I’m Anecia, a native Texan, Mom, wife and lover of “all things culinary!” In my previous life, I was an overworked business-lady who was really just a crazy foodie in disguise. Now, I’m just out in the open about my passion.
Many years ago, I began studying our food sources and processing methods, additives, preservatives and product labeling. What I learned (and continue to learn), I passionately share with you and encourage you to share with your children. I believe it’s never too early to teach children how to prepare healthy food and make healthy food choices.
My interest and education in food science and nutrition is the basis for “Discovering the Why’s and How-to’s for Great Cooking.” Here, you’ll find a collection of tried-and-true Southern recipes, as well as some contemporary, ethnic and gluten-free recipes, and some useful hacks for cooking great food!
This website is dedicated to the women who taught me how to cook, influenced and supported my love for all things culinary.
Thanks for checking out my recipes!
See you in the kitchen!
My Grandmother, Lucille McNulty, a feisty, silly redhead and product of The Depression, stood apron-clad in her kitchen for years, where she scratch cooked every meal, washed and dried every dish by hand, then did it again for the next meal. She never tired, nor did she complain. Her feet never hurt, nor did her back. She was a cooking machine and it came to her naturally.
My beautiful Mom is an excellent cook. In fact, my daughter claims, “no one makes pancakes as good as Mimi”.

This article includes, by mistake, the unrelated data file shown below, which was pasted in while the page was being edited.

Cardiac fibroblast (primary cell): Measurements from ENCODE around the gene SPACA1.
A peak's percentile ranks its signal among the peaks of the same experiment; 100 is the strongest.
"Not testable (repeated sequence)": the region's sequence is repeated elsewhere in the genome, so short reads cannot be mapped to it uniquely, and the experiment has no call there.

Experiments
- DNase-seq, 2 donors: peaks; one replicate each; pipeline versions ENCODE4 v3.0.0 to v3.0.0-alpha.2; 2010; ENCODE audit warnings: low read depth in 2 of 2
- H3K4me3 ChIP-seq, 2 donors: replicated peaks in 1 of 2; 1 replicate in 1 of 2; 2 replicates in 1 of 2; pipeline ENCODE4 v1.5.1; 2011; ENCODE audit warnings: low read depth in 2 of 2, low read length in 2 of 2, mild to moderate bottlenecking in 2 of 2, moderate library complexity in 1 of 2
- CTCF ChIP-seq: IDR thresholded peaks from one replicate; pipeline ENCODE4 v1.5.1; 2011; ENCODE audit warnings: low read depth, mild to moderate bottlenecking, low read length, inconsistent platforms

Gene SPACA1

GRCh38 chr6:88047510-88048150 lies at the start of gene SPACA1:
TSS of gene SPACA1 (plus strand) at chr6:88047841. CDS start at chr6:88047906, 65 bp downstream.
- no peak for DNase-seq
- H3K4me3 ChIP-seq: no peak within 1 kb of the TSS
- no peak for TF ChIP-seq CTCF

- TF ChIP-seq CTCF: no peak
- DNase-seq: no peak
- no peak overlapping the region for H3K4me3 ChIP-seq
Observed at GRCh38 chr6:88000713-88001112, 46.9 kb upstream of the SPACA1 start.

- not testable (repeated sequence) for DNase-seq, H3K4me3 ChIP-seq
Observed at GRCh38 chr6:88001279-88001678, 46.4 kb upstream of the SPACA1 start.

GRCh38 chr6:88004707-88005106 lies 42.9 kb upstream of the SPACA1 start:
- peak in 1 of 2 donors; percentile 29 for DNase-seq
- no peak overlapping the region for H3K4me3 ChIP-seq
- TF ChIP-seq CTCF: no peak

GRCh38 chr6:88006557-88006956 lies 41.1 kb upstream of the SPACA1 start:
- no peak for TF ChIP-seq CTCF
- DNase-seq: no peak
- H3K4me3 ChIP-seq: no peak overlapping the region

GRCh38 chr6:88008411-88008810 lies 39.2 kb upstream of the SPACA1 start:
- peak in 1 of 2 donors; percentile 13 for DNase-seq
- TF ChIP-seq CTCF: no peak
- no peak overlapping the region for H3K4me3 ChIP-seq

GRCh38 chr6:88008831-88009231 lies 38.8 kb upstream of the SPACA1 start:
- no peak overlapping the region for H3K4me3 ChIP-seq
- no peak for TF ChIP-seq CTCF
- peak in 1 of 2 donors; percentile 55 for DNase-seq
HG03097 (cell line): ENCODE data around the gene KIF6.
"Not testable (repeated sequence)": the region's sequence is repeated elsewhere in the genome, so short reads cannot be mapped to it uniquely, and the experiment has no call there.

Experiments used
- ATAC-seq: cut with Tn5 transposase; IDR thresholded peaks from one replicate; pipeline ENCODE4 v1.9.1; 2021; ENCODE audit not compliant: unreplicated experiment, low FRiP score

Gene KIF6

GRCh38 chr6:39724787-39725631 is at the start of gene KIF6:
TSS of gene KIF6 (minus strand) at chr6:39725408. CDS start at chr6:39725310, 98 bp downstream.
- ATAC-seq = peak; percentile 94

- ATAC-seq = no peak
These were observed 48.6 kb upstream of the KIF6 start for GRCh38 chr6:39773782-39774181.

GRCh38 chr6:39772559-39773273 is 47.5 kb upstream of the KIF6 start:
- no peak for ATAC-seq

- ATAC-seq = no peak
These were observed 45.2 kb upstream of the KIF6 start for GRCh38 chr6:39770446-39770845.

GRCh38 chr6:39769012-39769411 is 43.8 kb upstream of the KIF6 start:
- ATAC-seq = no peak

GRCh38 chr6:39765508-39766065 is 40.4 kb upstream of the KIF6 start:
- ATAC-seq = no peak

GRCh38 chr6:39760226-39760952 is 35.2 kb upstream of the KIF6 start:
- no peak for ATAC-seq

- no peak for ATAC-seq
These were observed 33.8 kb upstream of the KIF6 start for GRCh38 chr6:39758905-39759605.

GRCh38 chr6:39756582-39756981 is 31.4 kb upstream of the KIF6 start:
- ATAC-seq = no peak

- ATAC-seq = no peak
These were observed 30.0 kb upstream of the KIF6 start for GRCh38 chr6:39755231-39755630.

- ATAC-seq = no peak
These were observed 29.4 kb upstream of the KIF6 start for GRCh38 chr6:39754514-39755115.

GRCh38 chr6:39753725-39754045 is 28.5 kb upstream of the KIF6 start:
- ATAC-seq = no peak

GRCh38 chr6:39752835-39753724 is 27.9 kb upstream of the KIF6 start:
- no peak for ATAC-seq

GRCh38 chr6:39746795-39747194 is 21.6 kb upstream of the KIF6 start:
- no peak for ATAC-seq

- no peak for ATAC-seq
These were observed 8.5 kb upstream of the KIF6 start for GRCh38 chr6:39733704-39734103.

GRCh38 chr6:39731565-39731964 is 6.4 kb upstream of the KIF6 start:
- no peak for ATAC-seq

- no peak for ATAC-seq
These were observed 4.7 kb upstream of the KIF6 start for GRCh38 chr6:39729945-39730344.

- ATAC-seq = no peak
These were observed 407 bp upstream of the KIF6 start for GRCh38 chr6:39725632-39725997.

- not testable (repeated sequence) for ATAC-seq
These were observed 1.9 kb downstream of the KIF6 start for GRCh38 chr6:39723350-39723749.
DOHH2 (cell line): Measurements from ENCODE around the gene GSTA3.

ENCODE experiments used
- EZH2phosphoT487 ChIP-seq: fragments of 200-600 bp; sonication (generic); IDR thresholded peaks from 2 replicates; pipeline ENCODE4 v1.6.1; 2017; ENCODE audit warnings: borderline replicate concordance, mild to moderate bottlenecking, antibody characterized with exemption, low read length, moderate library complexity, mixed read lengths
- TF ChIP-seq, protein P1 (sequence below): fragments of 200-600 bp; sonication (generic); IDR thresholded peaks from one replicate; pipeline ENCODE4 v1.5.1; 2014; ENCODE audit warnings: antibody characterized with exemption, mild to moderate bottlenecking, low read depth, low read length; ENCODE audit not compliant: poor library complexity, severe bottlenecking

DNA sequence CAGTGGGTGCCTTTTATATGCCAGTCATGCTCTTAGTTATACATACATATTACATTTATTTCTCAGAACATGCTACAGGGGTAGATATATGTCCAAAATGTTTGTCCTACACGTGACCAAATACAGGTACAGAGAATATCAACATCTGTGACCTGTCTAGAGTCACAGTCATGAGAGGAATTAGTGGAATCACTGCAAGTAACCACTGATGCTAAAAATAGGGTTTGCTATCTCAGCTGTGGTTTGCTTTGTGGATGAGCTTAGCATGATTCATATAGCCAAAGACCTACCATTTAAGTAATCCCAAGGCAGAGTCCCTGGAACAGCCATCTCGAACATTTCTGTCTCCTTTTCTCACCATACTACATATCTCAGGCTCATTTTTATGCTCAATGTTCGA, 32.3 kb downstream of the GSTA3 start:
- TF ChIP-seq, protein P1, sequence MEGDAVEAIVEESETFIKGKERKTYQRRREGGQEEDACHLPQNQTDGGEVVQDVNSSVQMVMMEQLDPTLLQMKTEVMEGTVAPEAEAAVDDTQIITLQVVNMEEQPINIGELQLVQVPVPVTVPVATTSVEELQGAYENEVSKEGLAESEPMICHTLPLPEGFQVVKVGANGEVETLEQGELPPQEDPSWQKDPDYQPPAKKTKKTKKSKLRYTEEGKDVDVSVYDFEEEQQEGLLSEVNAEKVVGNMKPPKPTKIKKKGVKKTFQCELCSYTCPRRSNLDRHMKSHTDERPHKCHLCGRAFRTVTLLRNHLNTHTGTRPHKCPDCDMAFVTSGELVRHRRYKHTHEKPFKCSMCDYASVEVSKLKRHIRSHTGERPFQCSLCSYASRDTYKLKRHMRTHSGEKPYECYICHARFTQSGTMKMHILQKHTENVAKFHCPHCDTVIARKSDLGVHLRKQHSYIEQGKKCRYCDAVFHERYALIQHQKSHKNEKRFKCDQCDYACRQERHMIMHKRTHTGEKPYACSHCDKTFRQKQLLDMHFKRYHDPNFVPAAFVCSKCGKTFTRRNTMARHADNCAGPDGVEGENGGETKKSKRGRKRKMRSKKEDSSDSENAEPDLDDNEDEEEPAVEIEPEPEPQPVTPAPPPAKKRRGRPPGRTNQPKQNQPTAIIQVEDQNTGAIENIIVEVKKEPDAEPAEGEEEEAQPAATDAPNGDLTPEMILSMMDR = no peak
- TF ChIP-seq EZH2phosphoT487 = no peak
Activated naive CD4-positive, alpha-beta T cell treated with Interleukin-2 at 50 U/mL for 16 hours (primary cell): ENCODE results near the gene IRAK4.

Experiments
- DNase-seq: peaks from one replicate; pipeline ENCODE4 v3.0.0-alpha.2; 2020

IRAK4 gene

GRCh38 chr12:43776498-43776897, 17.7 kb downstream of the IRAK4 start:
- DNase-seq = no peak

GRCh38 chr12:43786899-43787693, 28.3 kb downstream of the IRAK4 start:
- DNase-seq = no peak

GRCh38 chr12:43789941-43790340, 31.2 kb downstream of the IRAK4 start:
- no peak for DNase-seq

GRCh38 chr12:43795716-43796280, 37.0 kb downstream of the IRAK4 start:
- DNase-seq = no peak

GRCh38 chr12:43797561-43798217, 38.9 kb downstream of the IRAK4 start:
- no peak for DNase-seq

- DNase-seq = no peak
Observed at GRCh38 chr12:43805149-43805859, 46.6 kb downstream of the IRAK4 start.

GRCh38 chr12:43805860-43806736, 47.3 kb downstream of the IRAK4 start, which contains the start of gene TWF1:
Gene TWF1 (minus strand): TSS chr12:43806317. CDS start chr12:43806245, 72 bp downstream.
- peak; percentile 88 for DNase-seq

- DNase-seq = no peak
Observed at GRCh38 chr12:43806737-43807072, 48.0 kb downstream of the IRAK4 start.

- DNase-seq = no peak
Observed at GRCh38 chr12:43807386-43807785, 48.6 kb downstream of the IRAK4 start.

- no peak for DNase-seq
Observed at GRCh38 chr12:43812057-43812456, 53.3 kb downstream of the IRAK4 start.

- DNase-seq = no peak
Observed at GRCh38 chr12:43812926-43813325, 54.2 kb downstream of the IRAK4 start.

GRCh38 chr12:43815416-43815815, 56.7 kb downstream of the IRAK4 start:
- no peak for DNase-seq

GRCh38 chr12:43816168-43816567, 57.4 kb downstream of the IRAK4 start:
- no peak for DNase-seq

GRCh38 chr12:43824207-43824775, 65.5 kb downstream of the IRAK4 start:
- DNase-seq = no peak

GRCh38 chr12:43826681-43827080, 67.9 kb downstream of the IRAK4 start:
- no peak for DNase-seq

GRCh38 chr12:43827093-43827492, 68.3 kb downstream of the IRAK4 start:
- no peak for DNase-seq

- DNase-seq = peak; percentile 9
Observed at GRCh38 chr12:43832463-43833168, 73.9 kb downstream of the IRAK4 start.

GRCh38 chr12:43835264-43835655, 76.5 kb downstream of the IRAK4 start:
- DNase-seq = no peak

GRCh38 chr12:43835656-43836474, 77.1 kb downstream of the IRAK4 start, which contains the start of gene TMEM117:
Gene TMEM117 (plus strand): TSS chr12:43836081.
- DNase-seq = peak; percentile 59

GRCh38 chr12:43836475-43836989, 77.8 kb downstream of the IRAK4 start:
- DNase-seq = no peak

Mom has shared with me some really fancy recipes, as well as some basic ones. There’s nothing wrong with basic. When I first talked to her about this foodie adventure she said,” Oh, I think it’s a great idea! I once had a recipe that said, “cook the chicken” but it didn’t explain how to do it!!!” She has taught me how to make a killer pot roast, stewed okra and tomatoes, salmon croquettes and a delicious “school night” favorite we call, “Hamburger Meat and Rice.”
My other Grandmother, Rozie, (aka Mozelle) was also a product of The Depression, but she was a bit more contemporary in the kitchen than Lucille.
Rozie’s breakfast spread literally put restaurant buffets to shame! Eggs, anyway you liked, ham, bacon, grits, biscuits, gravy, home-style shredded potatoes–every weekend morning. I liked to sleepover at her house because she’d let me drink Dr. Pepper at breakfast! In 2016 at the age of 101, she went to The Lord. At her Celebration of Life memorial, people shared stories about her and her food. Number One Topic that day: her meatloaf! Nobody in the family has the famous recipe. I don’t think she ever wrote it down. Maybe she never made it the same way? We’ll never know…
Then there’s my Aunt Darlene who could make the meanest bunch of fried doughnuts ever! I loved to go to her house because she’d get up at 5:00 am on Sunday, before hauling four kids to church, and make fried doughnuts! That kitchen would be covered in powdered sugar by the time all of us kids got through shaking the brown sack full of fried dough. She also made a mean chicken fried steak. And mashed potatoes. In fact, I never had a meal at her house that wasn’t delicious!!!
Amy and I have been friends for forever. I’m not sure when we started hanging out in the kitchen, but we have definitely cooked a meal or two together. Her family hails from Mississippi, so her food background is a smidgen different from mine. She has some awesome recipes, but I don’t think she really uses them. She’s just a natural at inventing foods that complement one another. Every time we chat, we end up talking about food.
Our girls are about ten years apart, and now in the kitchen with us. When we get together and cook, which is not often enough for me, we have fun, make messes and make memories!